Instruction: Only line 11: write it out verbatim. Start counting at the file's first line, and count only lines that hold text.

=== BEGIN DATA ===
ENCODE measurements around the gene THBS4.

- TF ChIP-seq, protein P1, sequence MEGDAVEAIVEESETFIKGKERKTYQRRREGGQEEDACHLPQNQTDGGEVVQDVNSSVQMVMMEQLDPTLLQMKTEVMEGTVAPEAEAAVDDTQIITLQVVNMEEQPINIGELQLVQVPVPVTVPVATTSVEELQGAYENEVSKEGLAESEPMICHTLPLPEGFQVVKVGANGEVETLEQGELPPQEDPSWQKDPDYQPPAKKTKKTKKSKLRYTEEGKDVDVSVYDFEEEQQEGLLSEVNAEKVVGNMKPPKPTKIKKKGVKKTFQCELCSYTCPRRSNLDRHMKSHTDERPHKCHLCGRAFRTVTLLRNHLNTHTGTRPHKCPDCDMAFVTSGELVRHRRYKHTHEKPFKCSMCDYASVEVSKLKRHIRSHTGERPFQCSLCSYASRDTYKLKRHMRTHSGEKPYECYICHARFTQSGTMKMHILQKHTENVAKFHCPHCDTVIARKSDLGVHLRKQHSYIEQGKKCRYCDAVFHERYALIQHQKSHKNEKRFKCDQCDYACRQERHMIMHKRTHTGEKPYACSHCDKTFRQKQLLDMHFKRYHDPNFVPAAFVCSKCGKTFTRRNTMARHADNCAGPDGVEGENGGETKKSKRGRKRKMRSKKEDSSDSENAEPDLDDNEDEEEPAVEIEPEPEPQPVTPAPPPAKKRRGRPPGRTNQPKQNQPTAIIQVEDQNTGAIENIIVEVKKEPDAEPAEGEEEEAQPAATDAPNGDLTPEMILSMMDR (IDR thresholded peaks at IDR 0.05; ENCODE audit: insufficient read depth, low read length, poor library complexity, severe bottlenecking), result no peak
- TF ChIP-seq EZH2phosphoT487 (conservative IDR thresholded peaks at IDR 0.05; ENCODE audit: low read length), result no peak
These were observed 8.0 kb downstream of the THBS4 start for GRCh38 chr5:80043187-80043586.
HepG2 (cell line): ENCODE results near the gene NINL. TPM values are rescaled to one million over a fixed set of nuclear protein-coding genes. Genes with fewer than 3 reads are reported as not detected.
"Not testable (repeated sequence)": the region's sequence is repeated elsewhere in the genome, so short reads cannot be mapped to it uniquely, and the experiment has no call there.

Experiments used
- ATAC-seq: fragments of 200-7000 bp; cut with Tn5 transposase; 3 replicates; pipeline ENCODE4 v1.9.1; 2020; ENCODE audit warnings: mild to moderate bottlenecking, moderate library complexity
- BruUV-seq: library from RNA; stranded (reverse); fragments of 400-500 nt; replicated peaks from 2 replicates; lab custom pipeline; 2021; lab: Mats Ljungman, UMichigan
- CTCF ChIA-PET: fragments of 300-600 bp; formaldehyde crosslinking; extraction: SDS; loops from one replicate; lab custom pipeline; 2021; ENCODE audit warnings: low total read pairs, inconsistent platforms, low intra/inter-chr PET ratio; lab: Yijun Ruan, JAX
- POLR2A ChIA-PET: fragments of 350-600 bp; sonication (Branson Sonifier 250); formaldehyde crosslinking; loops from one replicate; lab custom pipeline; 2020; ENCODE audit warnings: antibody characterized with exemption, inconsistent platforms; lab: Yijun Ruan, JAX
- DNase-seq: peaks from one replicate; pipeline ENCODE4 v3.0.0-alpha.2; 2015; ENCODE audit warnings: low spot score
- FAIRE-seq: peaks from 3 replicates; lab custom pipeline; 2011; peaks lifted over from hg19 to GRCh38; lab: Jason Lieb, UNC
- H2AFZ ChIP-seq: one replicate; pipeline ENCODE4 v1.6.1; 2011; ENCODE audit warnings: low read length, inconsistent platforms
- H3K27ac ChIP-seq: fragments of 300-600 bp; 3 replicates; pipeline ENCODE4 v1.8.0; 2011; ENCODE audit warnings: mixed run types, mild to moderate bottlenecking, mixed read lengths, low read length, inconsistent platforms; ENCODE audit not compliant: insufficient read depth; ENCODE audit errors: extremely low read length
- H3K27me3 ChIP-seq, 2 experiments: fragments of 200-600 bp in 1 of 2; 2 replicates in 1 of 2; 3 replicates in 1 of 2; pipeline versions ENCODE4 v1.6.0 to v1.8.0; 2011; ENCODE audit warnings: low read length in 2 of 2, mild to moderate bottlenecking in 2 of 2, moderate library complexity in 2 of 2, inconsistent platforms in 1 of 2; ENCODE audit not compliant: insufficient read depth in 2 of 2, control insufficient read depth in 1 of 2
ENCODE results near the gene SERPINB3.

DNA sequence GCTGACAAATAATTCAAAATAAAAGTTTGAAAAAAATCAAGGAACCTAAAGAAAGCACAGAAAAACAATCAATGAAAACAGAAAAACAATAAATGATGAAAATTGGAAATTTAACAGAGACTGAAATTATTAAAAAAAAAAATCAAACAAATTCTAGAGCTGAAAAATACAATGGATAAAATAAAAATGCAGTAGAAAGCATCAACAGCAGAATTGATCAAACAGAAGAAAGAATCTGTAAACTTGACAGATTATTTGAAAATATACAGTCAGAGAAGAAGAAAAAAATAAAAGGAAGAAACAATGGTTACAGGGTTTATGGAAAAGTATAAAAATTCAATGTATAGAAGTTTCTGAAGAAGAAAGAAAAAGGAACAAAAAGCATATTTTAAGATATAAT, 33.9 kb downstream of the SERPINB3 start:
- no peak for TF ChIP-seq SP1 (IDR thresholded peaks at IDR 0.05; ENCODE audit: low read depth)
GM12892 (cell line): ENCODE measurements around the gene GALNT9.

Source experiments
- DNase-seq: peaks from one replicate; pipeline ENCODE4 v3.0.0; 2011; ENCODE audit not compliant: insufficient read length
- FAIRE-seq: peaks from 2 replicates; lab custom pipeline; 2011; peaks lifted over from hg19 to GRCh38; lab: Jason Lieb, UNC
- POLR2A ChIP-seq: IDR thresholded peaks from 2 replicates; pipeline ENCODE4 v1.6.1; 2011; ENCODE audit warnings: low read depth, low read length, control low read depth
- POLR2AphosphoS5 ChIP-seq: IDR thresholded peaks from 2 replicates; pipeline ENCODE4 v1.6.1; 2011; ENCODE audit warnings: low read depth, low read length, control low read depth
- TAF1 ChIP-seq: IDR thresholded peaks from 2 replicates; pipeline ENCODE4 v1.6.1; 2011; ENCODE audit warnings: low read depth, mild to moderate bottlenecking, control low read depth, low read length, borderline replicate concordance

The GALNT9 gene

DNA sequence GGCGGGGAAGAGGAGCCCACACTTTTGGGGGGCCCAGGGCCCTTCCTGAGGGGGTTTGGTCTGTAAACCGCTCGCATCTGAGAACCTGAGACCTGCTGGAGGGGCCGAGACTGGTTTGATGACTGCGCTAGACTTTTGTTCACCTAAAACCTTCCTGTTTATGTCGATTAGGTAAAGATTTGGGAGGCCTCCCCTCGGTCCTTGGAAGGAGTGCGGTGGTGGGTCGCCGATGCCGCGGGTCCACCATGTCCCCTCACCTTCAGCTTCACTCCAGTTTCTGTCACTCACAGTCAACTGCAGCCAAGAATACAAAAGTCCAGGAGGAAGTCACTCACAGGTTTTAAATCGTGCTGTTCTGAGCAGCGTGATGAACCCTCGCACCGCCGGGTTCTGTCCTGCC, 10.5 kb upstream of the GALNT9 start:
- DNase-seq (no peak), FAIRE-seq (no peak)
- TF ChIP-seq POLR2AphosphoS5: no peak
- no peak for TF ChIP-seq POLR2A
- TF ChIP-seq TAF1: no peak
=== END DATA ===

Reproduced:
- POLR2A ChIA-PET: fragments of 350-600 bp; sonication (Branson Sonifier 250); formaldehyde crosslinking; loops from one replicate; lab custom pipeline; 2020; ENCODE audit warnings: antibody characterized with exemption, inconsistent platforms; lab: Yijun Ruan, JAX